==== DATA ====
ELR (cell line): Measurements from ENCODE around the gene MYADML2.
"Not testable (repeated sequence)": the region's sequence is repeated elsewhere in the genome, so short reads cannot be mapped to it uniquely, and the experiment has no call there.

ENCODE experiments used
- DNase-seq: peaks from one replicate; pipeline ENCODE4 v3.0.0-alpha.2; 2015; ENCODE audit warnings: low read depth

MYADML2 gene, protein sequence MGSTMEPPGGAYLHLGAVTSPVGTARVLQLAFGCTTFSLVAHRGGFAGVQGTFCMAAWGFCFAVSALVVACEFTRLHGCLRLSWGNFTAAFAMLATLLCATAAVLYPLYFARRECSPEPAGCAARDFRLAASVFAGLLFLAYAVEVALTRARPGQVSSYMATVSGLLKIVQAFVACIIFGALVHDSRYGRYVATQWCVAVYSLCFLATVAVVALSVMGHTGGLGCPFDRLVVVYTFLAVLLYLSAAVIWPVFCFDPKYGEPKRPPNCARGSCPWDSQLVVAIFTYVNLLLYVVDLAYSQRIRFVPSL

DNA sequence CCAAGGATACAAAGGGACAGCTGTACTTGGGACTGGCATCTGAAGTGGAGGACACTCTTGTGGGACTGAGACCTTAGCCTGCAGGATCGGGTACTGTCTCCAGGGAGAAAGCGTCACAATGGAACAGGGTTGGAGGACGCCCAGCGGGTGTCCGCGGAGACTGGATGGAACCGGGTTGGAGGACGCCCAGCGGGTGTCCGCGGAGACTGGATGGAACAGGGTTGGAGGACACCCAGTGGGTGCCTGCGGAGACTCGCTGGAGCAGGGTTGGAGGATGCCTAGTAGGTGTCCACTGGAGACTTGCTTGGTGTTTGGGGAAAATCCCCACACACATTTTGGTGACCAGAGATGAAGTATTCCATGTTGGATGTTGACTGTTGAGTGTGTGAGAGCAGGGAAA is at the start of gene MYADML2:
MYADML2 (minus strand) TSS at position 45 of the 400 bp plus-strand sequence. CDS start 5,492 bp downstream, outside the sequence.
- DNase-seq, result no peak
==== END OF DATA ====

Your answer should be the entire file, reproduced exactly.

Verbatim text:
ELR (cell line): Measurements from ENCODE around the gene MYADML2.
"Not testable (repeated sequence)": the region's sequence is repeated elsewhere in the genome, so short reads cannot be mapped to it uniquely, and the experiment has no call there.

ENCODE experiments used
- DNase-seq: peaks from one replicate; pipeline ENCODE4 v3.0.0-alpha.2; 2015; ENCODE audit warnings: low read depth

MYADML2 gene, protein sequence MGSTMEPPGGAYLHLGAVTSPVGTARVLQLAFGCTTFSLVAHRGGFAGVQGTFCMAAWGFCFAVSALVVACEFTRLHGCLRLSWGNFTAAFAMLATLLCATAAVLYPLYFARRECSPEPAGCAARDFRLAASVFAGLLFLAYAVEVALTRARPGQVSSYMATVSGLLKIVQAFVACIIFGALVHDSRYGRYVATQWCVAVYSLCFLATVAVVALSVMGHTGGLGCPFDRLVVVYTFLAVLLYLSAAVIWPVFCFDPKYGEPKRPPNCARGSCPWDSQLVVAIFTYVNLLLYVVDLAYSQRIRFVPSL

DNA sequence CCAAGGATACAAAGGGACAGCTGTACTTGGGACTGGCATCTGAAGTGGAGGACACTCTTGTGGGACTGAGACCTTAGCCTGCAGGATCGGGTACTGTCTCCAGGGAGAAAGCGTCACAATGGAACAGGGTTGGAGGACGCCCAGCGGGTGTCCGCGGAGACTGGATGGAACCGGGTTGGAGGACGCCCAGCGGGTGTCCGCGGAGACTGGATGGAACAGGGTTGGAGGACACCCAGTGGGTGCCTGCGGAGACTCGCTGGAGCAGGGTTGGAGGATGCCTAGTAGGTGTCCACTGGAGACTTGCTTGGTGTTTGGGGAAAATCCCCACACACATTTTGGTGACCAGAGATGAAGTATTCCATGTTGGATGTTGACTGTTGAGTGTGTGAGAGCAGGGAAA is at the start of gene MYADML2:
MYADML2 (minus strand) TSS at position 45 of the 400 bp plus-strand sequence. CDS start 5,492 bp downstream, outside the sequence.
- DNase-seq, result no peak